Most Memorable Career Criminals in TV History

Source: Courtesy of Sky UK

Vinnie O’Neill
> Show: Brassic
> Played by: Joe Gilgun

Vinnie O’Neill (Joe Gilgun) was born into criminality, following in his father’s footsteps of breaking into safes. Despite his law-breaking ways, O’Neill is the show’s protagonist and anti-hero, gaining the sympathy of audiences through his challenging backstory, ongoing struggles with bipolar disorder, and display of emotional intelligence.

Source: Courtesy of American Movie Classics

Walter White
> Show: Breaking Bad
> Played by: Bryan Cranston

Many consider Walter White (Bryan Cranston) to be one of the greatest anti-heroes of all time. Afflicted by cancer, White, a high school chemistry teacher, turns to cooking meth as a means to support his family. Audience members watch as White becomes an increasingly ruthless criminal as the show unfolds.

Source: Courtesy of American Movie Classics

Gus Fring
> Show: Breaking Bad
> Played by: Giancarlo Esposito

The owner of Los Pollos Hermanos, Gustavo “Gus” Fring (Giancarlo Esposito) moonlights as a narcotics distributor in both “Breaking Bad” and its prequel, “Better Call Saul”. Some paint Fring as the perfect villain, maintaining a seamless public image while committing ruthless crimes. Fring is positioned as the nemesis of Walter White, though the two collaborate in some instances.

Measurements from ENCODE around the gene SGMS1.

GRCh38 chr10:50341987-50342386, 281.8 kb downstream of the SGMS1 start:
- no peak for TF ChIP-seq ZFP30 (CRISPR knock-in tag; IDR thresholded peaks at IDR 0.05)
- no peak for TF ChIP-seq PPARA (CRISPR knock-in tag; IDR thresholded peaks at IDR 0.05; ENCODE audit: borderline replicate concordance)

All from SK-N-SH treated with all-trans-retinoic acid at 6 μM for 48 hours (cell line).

Source: Courtesy of Fox Network

Doug Judy
> Show: Brooklyn Nine-Nine
> Played by: Craig Robinson

Though criminal Doug Judy (Craig Robinson) and Detective Jake Peralta (Andy Samburg) are arch-enemies, “frenemies” might be a more-apt descriptor. Judy, an expert Pontiac thief, is pursued by Detective Peralta throughout the series. The two characters participate in comedic misadventures, all while maintaining a love-hate relationship.

Source: Courtesy of CBS

J.R. Ewing
> Show: Dallas
> Played by: Larry Hagman

J.R. Ewing (Larry Hagman) appeared in every episode of the original “Dallas.” Ewing is viewed as a morally corrupt man, engaging in bribery, blackmail, and manipulation. However, the show presents duality in Ewing’s character, demonstrating to viewers his loyalty to some family members. By the end of the original series, tragedy befalls Ewing, garnering sympathy from some viewers.

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